Slashdot: “MIT Creates Class About Soap Operas”

Sam Ford, S.M., '07

Sam Ford, S.M., ’07

CMS alum and current instructor Sam Ford had his course “American Soap Operas” Slashdotted:

from the stranger-than-fiction dept.

An anonymous reader writes “Wikipedia apparently wasn’t enough. There had to be a course on the much needed subject of soap operas at MIT. Here’s the Course Description: “The television landscape has changed drastically in the past few years; nowhere is this more prevalent than in the American daytime serial drama, one of the oldest forms of television content. This class examines the history of these “soap operas” and their audiences by focusing on the production, consumption, and media texts of soaps. The class will include discussions of what makes soap operas a unique form, the history of the genre, current experimentation with transmedia storytelling, the online fan community, and comparisons between daytime dramas and primetime serials from 24 to Friday Night Lights, through a study of Procter & Gamble’s As the World Turns.”” All I really need to know I learned from my evil twin, who fathered my unborn child, who has a extremely rare disease that only one of my many CIA contacts, who is also sleeping with my wife, can cure.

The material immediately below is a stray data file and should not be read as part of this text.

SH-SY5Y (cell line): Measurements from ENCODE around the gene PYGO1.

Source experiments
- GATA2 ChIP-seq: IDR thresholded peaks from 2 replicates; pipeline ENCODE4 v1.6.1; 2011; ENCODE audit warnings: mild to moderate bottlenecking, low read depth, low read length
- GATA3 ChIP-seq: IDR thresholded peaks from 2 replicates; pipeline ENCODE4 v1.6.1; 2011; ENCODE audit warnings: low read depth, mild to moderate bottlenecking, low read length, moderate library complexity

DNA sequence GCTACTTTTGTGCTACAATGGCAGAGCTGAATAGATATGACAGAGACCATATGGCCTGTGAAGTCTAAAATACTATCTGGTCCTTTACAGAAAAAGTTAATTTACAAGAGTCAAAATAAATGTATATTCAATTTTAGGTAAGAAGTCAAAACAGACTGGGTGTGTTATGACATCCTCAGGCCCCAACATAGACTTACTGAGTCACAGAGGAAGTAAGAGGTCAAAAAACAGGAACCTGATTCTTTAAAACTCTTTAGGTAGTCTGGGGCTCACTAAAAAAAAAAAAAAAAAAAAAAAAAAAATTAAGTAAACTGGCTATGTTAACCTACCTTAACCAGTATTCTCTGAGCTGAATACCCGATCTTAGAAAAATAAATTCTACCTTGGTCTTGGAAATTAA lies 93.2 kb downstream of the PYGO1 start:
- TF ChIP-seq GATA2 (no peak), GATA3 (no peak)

Andrew Whitacre

About Andrew Whitacre

Andrew conducts the communications efforts for CMS/W and its research groups. A native of Washington, D.C., he holds a degree in communication from Wake Forest University, with a minor in humanities, as well as an M.F.A. in creative writing from Emerson College. This work includes drawing up and executing strategic communications plans, with projects including website design, social media management and training, press outreach, product launches, fundraising campaign support, and event promotions.

 
 

Share this Post